We use it to make data-oriented decisions. We rely on the prioritization element to provide feedback to departments about areas we should be emphasizing. If something is really important we will see residents saying so in the data. Our goal is to serve up a lot of useful data and allow leaders to engage with it. We also have to be ok with them not just making a decision based on data. Not every decision comports with the data exactly.
An example of using the data to make a huge decision was when we put a three General Obligation Bond questions on the ballot in 2017 to address infrastructure. We knew infrastructure needs had been a priority since we started the survey. The level of attention and consistency we were seeing from resident responses gave us confidence from City Hall that we could put a big bond issue out to deal with our infrastructure challenges and people would vote for it. We also structured the bond issue to focus on key areas that residents told us were important: streets, sidewalks, and stormwater management. The $800 million infrastructure repair plan (GO KC) passed with each section of the funding capturing more than 60 percent support.
Overall, the survey confirms our biases and assumptions so we can do something about the problems we have. We can show the data to elected officials and staff and prove that it isn’t just Angie and her personal experience on the street, it’s the pulse of the city. We can make a strong case for making investments in key areas using the voice of residents.
How do you prove the value or make the case to purchase the survey?
The resident satisfaction survey costs about what we would pay for an analyst position, but the value exceeds what any single person could produce. The value gets proven when we use the data to make a case for more resources or make a case for spending less because we see where we are overspending. It is not an easy ROI, it’s the long trajectory of understanding what your residents want that keeps you from just taking shots in the dark.
If you really leverage the data it’s more than worth it. When you spend $60-$70k for data you’re going to use across departments the ROI comes from embedding it in so many things and having so many uses. At this point it would be hard for people to imagine it going away because we use it for everything.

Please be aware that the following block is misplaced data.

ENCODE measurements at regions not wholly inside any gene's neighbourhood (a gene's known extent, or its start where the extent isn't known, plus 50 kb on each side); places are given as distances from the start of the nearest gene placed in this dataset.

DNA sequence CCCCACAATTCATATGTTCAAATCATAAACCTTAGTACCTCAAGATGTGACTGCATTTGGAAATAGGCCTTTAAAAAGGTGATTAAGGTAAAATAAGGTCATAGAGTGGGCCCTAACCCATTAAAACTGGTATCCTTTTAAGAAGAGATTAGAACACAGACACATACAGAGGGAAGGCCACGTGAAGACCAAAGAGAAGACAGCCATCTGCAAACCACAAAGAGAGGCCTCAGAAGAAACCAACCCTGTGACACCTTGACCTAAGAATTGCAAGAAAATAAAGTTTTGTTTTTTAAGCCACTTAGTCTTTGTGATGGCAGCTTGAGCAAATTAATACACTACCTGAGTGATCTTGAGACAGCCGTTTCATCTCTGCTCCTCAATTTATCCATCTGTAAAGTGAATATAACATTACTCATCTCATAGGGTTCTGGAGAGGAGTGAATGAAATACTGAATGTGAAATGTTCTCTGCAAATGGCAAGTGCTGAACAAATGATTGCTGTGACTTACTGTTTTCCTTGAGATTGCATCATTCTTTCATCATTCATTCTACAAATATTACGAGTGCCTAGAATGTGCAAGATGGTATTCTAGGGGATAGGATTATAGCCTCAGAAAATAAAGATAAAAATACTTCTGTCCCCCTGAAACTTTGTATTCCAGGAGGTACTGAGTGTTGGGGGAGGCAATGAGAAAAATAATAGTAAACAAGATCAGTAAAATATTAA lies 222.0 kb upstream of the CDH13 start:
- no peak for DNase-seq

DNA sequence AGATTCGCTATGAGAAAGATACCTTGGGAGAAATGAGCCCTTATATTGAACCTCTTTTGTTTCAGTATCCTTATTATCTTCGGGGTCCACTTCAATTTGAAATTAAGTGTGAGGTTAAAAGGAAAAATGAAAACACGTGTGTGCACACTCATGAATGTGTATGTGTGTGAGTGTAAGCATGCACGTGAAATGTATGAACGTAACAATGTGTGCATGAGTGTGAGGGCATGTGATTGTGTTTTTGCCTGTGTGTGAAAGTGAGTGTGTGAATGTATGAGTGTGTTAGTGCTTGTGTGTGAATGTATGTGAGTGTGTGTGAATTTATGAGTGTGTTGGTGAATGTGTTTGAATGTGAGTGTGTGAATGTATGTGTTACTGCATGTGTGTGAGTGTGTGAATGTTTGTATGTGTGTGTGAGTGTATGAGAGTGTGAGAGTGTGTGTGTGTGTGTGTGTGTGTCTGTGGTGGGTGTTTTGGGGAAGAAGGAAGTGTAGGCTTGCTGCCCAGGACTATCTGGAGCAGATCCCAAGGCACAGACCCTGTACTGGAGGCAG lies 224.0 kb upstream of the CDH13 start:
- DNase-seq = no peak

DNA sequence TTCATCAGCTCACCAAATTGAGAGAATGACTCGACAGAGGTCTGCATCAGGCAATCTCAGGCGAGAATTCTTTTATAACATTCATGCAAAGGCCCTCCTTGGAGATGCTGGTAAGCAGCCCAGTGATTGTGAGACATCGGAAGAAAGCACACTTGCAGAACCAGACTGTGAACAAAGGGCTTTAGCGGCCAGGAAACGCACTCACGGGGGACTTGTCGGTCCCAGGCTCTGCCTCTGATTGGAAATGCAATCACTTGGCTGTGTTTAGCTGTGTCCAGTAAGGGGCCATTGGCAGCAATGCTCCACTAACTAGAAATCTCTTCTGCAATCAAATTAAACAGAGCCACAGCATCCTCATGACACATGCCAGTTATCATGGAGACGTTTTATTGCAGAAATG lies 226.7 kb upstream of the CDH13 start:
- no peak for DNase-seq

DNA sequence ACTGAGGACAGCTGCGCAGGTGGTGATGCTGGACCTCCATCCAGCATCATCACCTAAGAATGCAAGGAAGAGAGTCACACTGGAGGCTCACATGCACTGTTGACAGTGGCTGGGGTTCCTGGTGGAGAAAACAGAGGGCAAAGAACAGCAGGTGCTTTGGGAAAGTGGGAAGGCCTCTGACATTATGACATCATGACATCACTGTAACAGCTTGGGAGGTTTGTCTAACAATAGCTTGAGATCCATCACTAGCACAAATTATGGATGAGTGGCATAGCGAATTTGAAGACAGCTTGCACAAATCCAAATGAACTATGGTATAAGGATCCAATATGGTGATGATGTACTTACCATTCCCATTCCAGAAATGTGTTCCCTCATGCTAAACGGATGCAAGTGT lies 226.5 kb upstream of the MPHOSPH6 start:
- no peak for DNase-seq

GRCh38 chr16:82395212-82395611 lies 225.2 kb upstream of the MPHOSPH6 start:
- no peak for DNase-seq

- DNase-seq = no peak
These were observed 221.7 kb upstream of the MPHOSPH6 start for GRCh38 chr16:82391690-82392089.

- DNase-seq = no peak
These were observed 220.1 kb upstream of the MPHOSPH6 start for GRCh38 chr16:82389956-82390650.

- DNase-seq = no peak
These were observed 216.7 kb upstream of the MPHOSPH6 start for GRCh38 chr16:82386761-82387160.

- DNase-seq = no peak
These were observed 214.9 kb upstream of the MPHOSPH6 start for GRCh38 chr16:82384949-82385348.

What do you do if your scores go down? Do you still report them?
A resounding yes. You have to be willing to report scores going down. Resident opinion will fluctuate whether you have a survey or not. It’s better to know and work on it than be blissfully unaware. If you’re in the third or fourth year of the survey get ready and know how to handle it, but with data now you can actually do something about the challenges you have.
We’ve presented a lot of bad data and no one has died yet. Our collaborative approach means that data is presented with context and there is an understanding that problems are multifaceted.
Tools you need:
What type of resources are needed for a performance management program?
One of the most important resources you could have in performance management is a staff that is dedicated to data. This could just be one person or it could be a team of several people, but you need someone with data in their job description. You should be working with a lot of different departments but you need a central data champion. We started the program with one person and now we have 6 analysts. We’ve been growing slowly and incrementally.
The companion to that is visualization. We have continuously sought a better way to visualize which is why we started working with mySidewalk. Now we can go in and snip something really fast. We don’t need to make a pivot table or spend time in complicated software. The mySidewalk tool lets us visualize the data and get access everything very quickly. (Check out the Resident Satisfaction Dashboard)
We’ve been very Excel-oriented for analysis. We also use R, Python, and PowerBI to analyze the data for our internal audience. We get the visualization and storytelling in the mySidewalk platform.
Any advice for other organizations trying to pursue performance management?
A core value of our shop is iteration and that’s something we embed in all our projects and we teach and preach to our staff. We’re constantly iterating on what we can do better and evolving our projects and efforts forward to make them better.
Collectively you have to talk about strengths and weaknesses. Transparency is so important.
Celebrate your success.
Kansas City is a leader and role model both for cities and for those of us in the civic tech space working to understand how cities use data and how we can help support them. The DataKC team didn’t develop their success overnight. Over the years they have worked with their leadership, their staff, and their data to create a data culture that has helped them inform city decisions. Data-driven decision making is possible and at the end of the day it’s all about cultivating a culture that supports and believes data.